ARTHROPOD MUSEUM NOTES
Number 68 • August 3, 2009 • Jeffrey K. Barnes
Genus and species: Xylophanes tersa (Linnaeus)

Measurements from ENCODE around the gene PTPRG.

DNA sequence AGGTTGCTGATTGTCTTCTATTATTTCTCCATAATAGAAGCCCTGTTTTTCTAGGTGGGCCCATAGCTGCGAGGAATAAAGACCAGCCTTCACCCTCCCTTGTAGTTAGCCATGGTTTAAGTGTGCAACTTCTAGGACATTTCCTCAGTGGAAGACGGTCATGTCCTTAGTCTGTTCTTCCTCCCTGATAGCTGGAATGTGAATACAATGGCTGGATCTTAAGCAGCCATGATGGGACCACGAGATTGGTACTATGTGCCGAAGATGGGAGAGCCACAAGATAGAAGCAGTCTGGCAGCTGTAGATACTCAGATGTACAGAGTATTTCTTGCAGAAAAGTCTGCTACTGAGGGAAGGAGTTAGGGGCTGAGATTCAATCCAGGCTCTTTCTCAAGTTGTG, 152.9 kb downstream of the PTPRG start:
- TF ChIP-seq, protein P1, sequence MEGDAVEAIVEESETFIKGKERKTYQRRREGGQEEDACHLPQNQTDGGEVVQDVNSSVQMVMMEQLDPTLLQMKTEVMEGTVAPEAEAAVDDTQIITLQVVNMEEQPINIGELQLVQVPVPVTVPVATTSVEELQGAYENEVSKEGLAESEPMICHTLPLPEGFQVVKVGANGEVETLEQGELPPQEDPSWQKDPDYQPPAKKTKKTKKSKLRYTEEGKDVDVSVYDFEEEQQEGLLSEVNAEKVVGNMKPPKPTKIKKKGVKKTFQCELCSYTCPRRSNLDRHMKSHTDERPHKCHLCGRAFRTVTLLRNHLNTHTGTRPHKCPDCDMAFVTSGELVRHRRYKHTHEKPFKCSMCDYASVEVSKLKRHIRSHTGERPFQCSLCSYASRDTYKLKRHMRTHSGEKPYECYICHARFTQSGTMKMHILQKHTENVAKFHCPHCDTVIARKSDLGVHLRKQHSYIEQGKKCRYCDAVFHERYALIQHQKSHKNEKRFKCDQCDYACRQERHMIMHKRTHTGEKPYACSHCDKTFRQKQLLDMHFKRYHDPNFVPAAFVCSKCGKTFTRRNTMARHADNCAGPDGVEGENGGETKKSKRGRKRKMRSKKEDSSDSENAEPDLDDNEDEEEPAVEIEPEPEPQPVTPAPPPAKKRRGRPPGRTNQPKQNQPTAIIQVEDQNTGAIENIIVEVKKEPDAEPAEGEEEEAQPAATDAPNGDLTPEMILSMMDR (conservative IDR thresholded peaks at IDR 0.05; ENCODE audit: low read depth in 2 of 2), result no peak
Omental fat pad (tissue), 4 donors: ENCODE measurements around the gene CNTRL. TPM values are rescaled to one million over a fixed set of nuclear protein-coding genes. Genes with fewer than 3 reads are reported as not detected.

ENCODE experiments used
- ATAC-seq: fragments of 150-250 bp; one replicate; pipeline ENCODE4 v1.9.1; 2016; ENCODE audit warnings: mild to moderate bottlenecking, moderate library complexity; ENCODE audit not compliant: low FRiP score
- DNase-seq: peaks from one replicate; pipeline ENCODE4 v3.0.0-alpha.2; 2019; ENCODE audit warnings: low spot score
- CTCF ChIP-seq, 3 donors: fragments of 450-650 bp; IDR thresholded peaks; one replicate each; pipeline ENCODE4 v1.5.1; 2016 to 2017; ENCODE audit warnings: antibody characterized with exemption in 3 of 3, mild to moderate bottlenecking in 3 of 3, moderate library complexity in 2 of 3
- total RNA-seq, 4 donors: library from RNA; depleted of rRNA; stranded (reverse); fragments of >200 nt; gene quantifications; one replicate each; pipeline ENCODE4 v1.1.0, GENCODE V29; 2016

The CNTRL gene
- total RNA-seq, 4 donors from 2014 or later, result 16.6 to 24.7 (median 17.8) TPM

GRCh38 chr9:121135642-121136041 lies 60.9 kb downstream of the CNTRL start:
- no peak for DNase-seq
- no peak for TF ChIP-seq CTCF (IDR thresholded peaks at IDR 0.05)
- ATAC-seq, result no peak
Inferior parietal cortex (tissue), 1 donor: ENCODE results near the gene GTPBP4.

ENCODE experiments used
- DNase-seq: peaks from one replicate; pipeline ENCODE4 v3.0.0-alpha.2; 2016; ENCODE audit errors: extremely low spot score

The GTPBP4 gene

Caterpillars of the tersa sphinx moth are sometimes found feeding on foliage of starclusters (Pentas species) in Arkansas flower gardens. They have also been recording feeding on buttonplant (Spermacoce glabra Michx.), firebush, Manettia, strongbark, wild coffee, and other woody plants. The caterpillars come in brown and green forms. They are eerily snake-like, and the head and three thoracic segments can be withdrawn into the swollen first abdominal segment, which is adorned with a pair of realistic eye spots. This species resides throughout South and Central America. In North America, it resides in Mexico and states bordering the Gulf of Mexico, but it also migrates north to New England, Michigan and Nebraska. An occasional stray can be found in southern Canada. Mature larvae probably form pupae in subterraneanchambers or in leaf litter. Adults begin feeding at dusk on nectar from honeysuckle, four o’clocks, and other flowers. They are readily identified by the long, pointed abdomen and jagged black markings on the hind wing, contrasting with the yellow median area. The front wings are pale brown with inconspicuous darker brown lines.